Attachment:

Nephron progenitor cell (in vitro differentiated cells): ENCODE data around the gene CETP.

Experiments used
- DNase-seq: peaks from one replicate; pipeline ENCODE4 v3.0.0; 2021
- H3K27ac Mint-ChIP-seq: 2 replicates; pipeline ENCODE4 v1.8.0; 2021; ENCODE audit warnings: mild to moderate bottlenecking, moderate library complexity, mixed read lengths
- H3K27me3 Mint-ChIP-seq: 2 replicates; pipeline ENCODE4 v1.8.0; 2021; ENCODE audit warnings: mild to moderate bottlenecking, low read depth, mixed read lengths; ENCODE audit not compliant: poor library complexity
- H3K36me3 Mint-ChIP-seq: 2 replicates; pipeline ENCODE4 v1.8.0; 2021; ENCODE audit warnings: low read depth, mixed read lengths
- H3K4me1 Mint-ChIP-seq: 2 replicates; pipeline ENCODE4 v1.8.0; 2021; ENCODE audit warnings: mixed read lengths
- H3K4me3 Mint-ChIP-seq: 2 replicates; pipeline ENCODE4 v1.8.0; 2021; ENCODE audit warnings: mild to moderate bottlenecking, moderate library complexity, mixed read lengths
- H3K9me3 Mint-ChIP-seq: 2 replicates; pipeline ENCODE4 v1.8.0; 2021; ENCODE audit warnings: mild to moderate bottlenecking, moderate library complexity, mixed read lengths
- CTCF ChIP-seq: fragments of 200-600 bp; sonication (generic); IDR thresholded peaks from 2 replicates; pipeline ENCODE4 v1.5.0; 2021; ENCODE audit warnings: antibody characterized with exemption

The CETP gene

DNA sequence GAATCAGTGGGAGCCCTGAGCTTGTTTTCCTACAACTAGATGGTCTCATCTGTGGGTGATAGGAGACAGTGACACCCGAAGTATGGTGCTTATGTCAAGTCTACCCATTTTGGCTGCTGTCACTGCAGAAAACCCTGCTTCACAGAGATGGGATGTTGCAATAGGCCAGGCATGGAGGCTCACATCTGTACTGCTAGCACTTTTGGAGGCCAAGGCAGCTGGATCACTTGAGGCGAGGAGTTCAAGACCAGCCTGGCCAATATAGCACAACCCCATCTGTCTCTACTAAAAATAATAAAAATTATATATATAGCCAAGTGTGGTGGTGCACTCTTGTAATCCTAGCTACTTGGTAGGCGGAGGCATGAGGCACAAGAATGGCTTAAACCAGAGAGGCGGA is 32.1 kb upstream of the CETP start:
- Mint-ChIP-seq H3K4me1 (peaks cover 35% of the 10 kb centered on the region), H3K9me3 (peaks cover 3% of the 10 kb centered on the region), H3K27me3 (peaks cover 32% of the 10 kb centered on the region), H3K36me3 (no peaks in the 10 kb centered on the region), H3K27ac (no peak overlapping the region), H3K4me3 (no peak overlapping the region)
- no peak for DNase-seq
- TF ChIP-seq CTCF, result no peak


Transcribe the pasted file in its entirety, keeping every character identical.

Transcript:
Nephron progenitor cell (in vitro differentiated cells): ENCODE data around the gene CETP.

Experiments used
- DNase-seq: peaks from one replicate; pipeline ENCODE4 v3.0.0; 2021
- H3K27ac Mint-ChIP-seq: 2 replicates; pipeline ENCODE4 v1.8.0; 2021; ENCODE audit warnings: mild to moderate bottlenecking, moderate library complexity, mixed read lengths
- H3K27me3 Mint-ChIP-seq: 2 replicates; pipeline ENCODE4 v1.8.0; 2021; ENCODE audit warnings: mild to moderate bottlenecking, low read depth, mixed read lengths; ENCODE audit not compliant: poor library complexity
- H3K36me3 Mint-ChIP-seq: 2 replicates; pipeline ENCODE4 v1.8.0; 2021; ENCODE audit warnings: low read depth, mixed read lengths
- H3K4me1 Mint-ChIP-seq: 2 replicates; pipeline ENCODE4 v1.8.0; 2021; ENCODE audit warnings: mixed read lengths
- H3K4me3 Mint-ChIP-seq: 2 replicates; pipeline ENCODE4 v1.8.0; 2021; ENCODE audit warnings: mild to moderate bottlenecking, moderate library complexity, mixed read lengths
- H3K9me3 Mint-ChIP-seq: 2 replicates; pipeline ENCODE4 v1.8.0; 2021; ENCODE audit warnings: mild to moderate bottlenecking, moderate library complexity, mixed read lengths
- CTCF ChIP-seq: fragments of 200-600 bp; sonication (generic); IDR thresholded peaks from 2 replicates; pipeline ENCODE4 v1.5.0; 2021; ENCODE audit warnings: antibody characterized with exemption

The CETP gene

DNA sequence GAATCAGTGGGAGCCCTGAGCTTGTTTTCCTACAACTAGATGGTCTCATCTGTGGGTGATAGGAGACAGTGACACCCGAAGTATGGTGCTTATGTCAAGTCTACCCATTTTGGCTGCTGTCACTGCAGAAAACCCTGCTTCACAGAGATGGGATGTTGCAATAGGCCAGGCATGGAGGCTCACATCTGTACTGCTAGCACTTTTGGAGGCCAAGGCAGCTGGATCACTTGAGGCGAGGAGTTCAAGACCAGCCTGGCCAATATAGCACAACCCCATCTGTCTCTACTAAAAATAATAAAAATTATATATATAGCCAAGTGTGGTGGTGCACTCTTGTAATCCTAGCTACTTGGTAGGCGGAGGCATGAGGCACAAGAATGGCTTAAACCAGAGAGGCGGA is 32.1 kb upstream of the CETP start:
- Mint-ChIP-seq H3K4me1 (peaks cover 35% of the 10 kb centered on the region), H3K9me3 (peaks cover 3% of the 10 kb centered on the region), H3K27me3 (peaks cover 32% of the 10 kb centered on the region), H3K36me3 (no peaks in the 10 kb centered on the region), H3K27ac (no peak overlapping the region), H3K4me3 (no peak overlapping the region)
- no peak for DNase-seq
- TF ChIP-seq CTCF, result no peak